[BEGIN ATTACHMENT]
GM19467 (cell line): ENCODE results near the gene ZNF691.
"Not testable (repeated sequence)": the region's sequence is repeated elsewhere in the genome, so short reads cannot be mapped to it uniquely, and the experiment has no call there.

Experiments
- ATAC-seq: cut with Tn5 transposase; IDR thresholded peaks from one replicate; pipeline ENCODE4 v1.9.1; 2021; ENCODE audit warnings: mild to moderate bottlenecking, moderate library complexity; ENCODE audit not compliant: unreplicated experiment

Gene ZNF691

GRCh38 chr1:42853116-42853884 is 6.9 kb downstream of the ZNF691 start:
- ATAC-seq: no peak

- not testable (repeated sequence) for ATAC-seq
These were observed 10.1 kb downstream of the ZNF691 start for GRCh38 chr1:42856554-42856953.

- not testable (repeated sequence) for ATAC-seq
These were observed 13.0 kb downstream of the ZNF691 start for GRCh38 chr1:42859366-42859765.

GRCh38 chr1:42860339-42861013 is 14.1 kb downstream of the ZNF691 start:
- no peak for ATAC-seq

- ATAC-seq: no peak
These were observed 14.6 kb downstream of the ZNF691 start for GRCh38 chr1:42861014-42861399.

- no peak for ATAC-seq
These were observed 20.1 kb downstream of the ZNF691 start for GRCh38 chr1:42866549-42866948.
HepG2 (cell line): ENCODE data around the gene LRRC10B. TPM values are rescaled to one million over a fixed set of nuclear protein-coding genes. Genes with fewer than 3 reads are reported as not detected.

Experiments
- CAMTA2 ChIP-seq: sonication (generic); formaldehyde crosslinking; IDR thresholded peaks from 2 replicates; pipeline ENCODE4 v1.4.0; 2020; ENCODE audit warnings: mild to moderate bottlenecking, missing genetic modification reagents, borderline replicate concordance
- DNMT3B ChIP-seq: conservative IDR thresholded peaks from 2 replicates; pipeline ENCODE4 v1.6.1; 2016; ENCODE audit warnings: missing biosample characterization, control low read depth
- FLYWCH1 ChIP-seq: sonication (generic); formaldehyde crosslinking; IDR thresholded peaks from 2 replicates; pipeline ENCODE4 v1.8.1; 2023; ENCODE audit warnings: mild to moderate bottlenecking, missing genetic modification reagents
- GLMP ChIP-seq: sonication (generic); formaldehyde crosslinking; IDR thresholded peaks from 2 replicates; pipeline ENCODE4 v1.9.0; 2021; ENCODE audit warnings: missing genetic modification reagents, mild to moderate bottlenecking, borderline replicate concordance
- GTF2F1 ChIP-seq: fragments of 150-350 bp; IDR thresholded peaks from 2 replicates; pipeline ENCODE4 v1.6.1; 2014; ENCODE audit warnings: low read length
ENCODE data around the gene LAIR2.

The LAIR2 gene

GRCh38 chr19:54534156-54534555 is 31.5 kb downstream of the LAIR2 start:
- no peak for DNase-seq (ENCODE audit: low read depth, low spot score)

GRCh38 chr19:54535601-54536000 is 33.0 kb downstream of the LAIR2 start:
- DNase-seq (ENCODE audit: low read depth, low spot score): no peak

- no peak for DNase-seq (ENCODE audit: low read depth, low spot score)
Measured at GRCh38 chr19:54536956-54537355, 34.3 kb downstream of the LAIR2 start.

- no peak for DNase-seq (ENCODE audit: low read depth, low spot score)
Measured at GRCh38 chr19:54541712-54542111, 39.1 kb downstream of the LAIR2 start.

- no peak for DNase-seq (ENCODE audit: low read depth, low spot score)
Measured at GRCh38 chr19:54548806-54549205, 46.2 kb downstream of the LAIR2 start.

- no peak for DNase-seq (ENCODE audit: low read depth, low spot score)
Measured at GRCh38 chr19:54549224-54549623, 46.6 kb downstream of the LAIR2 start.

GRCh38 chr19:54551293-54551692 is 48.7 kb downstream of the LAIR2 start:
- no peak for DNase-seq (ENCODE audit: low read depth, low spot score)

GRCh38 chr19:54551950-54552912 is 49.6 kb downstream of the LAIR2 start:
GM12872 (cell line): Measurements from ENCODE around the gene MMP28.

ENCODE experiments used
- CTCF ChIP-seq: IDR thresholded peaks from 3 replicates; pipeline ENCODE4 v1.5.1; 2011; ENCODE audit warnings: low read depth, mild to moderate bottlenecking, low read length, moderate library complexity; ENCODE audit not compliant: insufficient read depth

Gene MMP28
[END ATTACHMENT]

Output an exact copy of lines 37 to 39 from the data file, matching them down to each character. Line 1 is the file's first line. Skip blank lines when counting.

- no peak for DNase-seq (ENCODE audit: low read depth, low spot score)
Measured at GRCh38 chr19:54549224-54549623, 46.6 kb downstream of the LAIR2 start.

GRCh38 chr19:54551293-54551692 is 48.7 kb downstream of the LAIR2 start: